The hit songs the musicians refused to play
A hit song can be a professional achievement for record artists, who can sometimes dine on a handful of popular singles for decades. But for some musicians, expecting them to play the same tune on tours or in public appearances leads to exasperation and sometimes even outright refusal. Take a look at 11 hit songs that were never guaranteed to make it to a concert.
1. “Smells Like Teen Spirit” // Nirvana
The grunge era of the 1990s was summed up – and often dismissed – by Nirvana, the Seattle-based rock band led by Kurt Cobain. In 1991, the group exploded with their no matter and “Smells Like Teen Spirit,” a hugely popular anthem that was so commercially successful that it seemed contrary to the group’s counter-culture approach. Shortly after the band performed the song on Saturday Night Live, Cobain began to refuse to play it in live performances. Cobain’s apathy seemed to reach a crescendo in Buenos Aires in 1992, when a loud crowd booed the opening act for Nirvana, the all-girl group Calamity Jane. Cobain was so exasperated by the disrespect of the audience that he taunted them by continually playing the opening notes of “Smells Like Teen Spirit” without ever really going for it.
“Before each song I would play the intro to ‘Smells Like Teen Spirit’ and then I would stop,” Cobain said later. “They didn’t realize that we were protesting what they had done. We played for about forty minutes, and most of the songs were off Incesticide, so they didn’t recognize anything. We ended up playing the secret song of the noise [‘Endless, Nameless’] it’s at the end of no matter, and because we were so angry and so pissed off about this whole situation, this song and the whole set was one of the greatest experiences I’ve ever had.
2. “(You must) fight for your right (to party!)” // Beastie Boys
The improbable rap group rose to prominence in the 1980s with this single from their 1986 Licensed to sick album which was intended to satire the frat boy and jock culture. When the real boys in the fraternity began to appreciate it without irony, the band became reluctant to repeat it in concert. When the Boys released a best-of compilation album, the cover notes referred to “Fight For Your Right” as “sh * t”.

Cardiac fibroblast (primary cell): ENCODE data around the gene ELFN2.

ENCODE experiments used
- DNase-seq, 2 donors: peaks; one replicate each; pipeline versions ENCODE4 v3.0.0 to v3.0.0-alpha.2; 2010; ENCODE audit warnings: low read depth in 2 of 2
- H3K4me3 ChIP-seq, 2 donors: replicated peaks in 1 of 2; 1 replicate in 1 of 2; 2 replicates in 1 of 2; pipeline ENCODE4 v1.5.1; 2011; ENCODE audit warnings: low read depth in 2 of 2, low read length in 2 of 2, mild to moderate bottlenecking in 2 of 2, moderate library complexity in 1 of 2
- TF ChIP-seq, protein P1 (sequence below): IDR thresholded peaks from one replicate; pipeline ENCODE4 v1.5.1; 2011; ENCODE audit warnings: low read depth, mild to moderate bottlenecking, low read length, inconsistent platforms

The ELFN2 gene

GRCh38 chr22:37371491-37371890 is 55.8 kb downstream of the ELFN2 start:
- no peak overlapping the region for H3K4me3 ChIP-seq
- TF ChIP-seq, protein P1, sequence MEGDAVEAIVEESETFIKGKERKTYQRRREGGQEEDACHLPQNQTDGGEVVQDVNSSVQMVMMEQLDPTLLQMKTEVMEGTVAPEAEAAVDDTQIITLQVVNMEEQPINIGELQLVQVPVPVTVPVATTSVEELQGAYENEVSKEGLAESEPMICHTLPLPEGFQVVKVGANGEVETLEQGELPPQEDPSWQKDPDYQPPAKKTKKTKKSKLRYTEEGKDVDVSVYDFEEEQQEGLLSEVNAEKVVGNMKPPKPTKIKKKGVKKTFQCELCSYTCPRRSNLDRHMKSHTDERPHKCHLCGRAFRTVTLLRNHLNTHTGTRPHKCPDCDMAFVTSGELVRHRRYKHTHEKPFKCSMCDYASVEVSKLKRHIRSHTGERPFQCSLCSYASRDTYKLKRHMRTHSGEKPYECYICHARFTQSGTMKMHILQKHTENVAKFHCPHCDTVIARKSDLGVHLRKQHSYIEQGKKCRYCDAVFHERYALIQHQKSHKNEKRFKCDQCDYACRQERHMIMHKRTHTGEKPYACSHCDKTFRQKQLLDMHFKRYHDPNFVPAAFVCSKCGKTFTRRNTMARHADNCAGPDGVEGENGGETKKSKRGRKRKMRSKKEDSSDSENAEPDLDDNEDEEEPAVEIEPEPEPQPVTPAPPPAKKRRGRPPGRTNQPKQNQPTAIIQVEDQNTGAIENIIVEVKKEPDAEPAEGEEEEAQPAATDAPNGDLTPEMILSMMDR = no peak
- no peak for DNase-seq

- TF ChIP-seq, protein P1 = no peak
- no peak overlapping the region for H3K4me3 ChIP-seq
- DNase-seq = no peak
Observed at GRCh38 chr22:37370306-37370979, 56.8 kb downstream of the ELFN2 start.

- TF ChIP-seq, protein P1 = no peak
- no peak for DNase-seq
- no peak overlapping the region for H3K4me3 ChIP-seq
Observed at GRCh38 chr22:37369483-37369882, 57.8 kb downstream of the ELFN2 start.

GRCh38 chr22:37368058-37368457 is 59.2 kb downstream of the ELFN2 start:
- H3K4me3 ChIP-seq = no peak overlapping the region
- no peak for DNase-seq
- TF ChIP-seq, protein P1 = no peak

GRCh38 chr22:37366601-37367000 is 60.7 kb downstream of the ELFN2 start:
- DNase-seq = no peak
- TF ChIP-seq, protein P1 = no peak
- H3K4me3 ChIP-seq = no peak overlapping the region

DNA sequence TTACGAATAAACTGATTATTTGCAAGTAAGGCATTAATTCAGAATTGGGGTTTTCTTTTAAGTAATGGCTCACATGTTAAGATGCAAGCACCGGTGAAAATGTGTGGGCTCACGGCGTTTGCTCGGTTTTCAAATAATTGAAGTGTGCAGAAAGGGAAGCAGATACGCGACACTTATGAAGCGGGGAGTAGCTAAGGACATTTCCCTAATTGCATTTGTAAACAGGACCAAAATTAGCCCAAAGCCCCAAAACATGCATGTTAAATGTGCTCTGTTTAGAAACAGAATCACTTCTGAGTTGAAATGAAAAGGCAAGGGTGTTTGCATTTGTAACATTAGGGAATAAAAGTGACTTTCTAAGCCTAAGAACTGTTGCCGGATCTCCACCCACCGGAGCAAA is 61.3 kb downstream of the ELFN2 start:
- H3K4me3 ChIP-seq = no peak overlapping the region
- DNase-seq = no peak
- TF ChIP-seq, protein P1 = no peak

“I don’t think we realized that was going to be the kind of primary focus of the album,” the late Adam Yauch told NPR in 2011. “I think the way we looked at it, we were just right. sort of doing this stupid song that would be somewhere on the album. But I think CBS and [producer] Grinding wheel [Rubin] saw it as possibly being something much bigger than we imagined, and they kind of made it the main focus of the album.
3. “Big Me” // Foo Fighters
That 1996 hit from the Foo Fighters’ self-titled debut album in 1995 didn’t quite land as frontman Dave Grohl and the band had expected. After filming a hit music video for the single that threw the band into a parody of the kitschy Mentos commercials of the time, fans began tossing candy at them during live performances. Grohl later estimated that they had stopped playing the song for six or seven years thereafter and did not return to it until Weezer started playing it as a tribute.
“And they played it every… night,” Grohl said in 2006. “And we started to miss it. So once the tour was over and we went on our own again, we kind of put it back in. The set list. But we stopped playing this song for a while because, honestly, it’s like getting high. Those little… things are like pebbles, they hurt.
4. “Stairway to Heaven” // Robert Plant
The iconic rock anthem had been a signature of Led Zeppelin since its release in 1971, but when lead singer Robert Plant stepped out on his own, he largely ignored calls from audiences to play it for the next 40 years, only succumbing when the group met. in 1985, 1988 and 2007. (“Stairway to Heaven” was also the subject of a copyright case in 2014 in which a trustee suing on behalf of the music group Spirit claimed that the song was inspired by heavily from a 1968 tune, “Taurus.” won a lawsuit in 2016.)
5. “Nothing compares 2 U” // Sinéad O’Connor
This slow, sad and beautiful ballad helped make Sinéad O’Connor a star in 1990 and moved millions of copies of his debut album, I don’t want what I don’t have. In 2015, O’Connor announced that the song about love and loss, written by Prince, was something she could no longer personally identify with.